- AMD OverDrive is an AMD utility intended for overclocking of all modern or relatively modern AMD processors other than the Ryzen series. This software maximizes the capabilities and flexibility of the configuration allowing for an automatic or manual tuning of the system.
… but be aware that the better stability of the system and safety of your hardware is achieved through BIOS twitching. For that reason, BIOS is certainly a better option, although all-in one-software utilities are definitely faster. This guide, on the other hand, will be mostly about the BIOS twitching with mentioning of the software options.
Before the Overclocking Starts
The last thing you need when overclocking is to do it on a hardware that is already unstable, or faulty. Twitching on that kind of a system or components can be devastating and lead to even bigger damage, and that is something nobody needs.
Therefore, before the actual process of overclocking it is necessary to do some checking and testing:
- Checking CPU stability – The best way to check if your CPU is stable enough is to stress test it. As previously mentioned, some of the best tools for that are Prime95, LinX or AIDA64, but there are many other apps that will also do the job. Therefore, if you are sure of their efficiency and reliability, feel free to use them. In this part, it is important to see how your processor reacts to maximum loads and to see if there are any BSODs, random restarts, or similar. Most people say that 10 to 15 minutes of stress testing is enough, but to be sure, feel free to “torture” you CPU for at least an hour. That won’t harm it and you will be sure that it is stable.
- Checking core temperatures – The process of temperature monitoring should be done in both the idle mode (system has finished booting, but there are no opened apps besides the necessary ones), and when the CPU is under full load. All you need is to install one of the programs for temperature monitoring (for example OpenHardwareMonitor or Real Temp) and observe the values. To achieve your processor full load, use the previously mentioned Prime95 (or a similar software), choose “blend mode” of stress testing, and in a couple of moments, your CPU will be under full load. Wait for a couple of minutes and you will have the maximum Core temperatures.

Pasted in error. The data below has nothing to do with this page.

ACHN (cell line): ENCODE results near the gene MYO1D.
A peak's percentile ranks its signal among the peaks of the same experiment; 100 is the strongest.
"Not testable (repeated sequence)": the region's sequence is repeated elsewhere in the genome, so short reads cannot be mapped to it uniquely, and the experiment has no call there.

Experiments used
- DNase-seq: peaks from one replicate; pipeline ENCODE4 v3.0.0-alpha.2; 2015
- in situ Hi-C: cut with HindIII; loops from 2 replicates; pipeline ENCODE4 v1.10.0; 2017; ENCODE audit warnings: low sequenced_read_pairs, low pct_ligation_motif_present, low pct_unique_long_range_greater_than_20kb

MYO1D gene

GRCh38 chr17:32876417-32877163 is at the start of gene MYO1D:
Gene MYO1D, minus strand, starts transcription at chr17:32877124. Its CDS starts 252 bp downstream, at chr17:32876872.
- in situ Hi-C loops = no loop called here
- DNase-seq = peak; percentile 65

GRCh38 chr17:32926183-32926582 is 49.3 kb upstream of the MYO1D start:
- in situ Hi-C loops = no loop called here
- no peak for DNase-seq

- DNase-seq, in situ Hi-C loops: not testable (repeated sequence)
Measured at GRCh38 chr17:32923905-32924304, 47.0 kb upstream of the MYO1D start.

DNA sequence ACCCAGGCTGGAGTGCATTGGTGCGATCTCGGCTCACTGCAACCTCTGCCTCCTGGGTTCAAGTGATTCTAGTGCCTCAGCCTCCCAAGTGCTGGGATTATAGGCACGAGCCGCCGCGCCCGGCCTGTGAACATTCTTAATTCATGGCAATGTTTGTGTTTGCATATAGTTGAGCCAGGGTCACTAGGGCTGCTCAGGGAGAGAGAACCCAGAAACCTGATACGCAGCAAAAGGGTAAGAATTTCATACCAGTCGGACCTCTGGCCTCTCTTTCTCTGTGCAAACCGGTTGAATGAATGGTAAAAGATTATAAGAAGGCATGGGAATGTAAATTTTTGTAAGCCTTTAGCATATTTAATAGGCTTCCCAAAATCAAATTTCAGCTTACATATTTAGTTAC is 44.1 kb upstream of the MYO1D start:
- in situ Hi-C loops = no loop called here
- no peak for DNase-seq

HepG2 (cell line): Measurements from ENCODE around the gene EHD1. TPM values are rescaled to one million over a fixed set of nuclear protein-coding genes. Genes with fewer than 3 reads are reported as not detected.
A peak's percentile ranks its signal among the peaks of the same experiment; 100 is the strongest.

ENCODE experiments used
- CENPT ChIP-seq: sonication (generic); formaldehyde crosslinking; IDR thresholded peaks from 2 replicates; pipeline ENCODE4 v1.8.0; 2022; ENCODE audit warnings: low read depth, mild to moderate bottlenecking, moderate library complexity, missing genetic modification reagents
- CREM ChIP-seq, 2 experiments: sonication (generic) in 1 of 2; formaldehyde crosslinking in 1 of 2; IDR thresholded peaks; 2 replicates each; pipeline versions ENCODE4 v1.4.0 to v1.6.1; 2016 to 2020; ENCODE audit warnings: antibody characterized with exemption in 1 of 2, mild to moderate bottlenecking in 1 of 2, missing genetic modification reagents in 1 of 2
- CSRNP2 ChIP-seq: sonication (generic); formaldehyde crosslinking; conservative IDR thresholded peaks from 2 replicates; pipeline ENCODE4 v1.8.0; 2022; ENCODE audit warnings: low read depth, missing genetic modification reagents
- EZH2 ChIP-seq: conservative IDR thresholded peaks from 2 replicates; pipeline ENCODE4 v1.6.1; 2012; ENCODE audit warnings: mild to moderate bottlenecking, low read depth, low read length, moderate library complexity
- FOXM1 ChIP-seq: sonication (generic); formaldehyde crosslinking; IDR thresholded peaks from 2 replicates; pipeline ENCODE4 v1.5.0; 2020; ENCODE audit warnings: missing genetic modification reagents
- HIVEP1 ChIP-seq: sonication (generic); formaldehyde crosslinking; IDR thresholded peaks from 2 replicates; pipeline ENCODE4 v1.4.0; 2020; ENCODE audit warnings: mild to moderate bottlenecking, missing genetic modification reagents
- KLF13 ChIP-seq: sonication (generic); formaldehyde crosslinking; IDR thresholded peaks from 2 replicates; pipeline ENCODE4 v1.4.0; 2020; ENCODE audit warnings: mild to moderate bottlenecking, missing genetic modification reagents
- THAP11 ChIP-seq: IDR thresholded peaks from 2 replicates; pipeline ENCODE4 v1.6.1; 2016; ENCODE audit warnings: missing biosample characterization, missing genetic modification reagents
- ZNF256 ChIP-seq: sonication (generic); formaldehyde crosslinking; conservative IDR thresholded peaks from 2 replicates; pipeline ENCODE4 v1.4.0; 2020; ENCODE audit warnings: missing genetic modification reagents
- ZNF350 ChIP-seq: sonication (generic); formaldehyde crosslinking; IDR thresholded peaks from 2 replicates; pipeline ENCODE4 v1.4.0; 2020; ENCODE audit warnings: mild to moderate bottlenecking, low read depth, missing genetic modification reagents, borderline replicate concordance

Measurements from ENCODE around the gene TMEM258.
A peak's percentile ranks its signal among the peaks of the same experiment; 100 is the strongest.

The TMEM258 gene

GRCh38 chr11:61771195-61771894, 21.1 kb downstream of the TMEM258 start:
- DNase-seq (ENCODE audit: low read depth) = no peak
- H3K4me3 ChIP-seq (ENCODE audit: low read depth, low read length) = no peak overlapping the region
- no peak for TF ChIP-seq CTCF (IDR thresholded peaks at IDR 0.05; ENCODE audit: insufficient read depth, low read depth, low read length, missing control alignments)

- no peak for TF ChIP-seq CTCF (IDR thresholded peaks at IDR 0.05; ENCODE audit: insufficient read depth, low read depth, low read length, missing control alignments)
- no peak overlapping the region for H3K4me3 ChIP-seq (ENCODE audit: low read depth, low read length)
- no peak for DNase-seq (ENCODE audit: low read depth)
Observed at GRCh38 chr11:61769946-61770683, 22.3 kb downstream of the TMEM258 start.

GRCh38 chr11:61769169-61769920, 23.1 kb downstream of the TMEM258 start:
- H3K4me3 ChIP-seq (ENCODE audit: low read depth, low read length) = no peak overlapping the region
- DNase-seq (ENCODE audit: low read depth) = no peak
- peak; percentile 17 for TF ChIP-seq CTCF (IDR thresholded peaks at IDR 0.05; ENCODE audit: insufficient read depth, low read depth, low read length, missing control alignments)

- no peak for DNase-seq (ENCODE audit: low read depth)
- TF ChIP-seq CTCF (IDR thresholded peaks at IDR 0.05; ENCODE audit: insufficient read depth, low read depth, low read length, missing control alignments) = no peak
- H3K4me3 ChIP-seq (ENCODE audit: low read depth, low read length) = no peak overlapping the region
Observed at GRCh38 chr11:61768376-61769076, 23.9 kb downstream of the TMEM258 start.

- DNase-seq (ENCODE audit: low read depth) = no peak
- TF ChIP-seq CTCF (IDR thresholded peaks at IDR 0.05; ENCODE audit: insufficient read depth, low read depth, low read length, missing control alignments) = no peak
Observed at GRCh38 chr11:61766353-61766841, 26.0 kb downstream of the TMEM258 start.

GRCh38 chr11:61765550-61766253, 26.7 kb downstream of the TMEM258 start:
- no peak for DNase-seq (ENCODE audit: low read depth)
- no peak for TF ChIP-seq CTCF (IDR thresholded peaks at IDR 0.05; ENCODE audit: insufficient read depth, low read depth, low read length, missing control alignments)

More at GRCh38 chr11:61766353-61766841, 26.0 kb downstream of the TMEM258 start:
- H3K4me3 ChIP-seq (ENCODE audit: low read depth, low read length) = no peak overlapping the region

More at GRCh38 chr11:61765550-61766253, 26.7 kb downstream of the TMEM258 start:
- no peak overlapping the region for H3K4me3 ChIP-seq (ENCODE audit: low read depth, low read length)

After all the preparations, it is time for the overclocking process itself. As previously mentioned, there are two ways to achieve it. One is through the software and other (more recommended) is through BIOS itself. This guide will present them both and it is up to you to decide which one will suit you better.
To overclock Intel processors, you can use Intel Extreme Tuning Utility & Desktop Control Center, and in case of AMD CPUs, there are AMD Ryzen Master (only for Ryzen processors), or AMD OverDrive. With all three of the utilities, you will have access to the settings that you need in order to overclock, such as power, voltage, core, and memory. They are easy to use, therefore you will have no problem achieving the best results, plus this type of overclocking doesn’t require for reboot, and because of that, the whole process should be faster.
Just have in mind that all three of these software utilities demand for constant monitoring of the temperatures in order not to fry any of the components. Therefore, as with BIOS twitching, be careful and do everything step by step. Change some of the settings and then stress-test and monitor the values. It is a longer approach, but it surely safer.
Although BIOS overclocking demands for more time, it is more stable and offers greater safety of the components than the software overclocking. Also, it is generally considered by enthusiasts as the only proper way of overclocking. Therefore, it doesn’t surprise that the majority of users prefer this method.
Now, let’s start.
If you have no clue how to enter BIOS, the answer is simple. Restart your PC and keep pushing Del or F2 key on your keyboard (this may vary depending on the motherboard manufacturer, but in the majority of the cases, it is one of these two keys) and you will enter Its Highness BIOS (or UEFI BIOS on newer motherboards).
Once you’re in, you will see a whole bunch of settings and in the case of newer, more expensive motherboards, options for loading auto overclocking profiles. These profiles are usually named “Optimized CPU OC Settings” or something similar, which also depends on the manufacturer.
What’s important for these settings is that they deliver different overclocking profiles that increase computers performance, but only in a certain percentage. They will, for instance, offer an increase of the CPU speed from 3.5GHz to 4.0GHz, but for pushing you CPU over 4.8GHz, you will still have to use manual twitching.
The reason for this is safety. These profiles are generally safe and are intended mostly for modest performance improvements that will not in any way harm the hardware. Therefore, if you want a drastic increase of the CPU and overall performance, manual overclocking is still the only real option.
When talking about this method, it must be stated that this type of overclocking is the slowest, but also the safest way of overclocking. The process itself consists of several steps: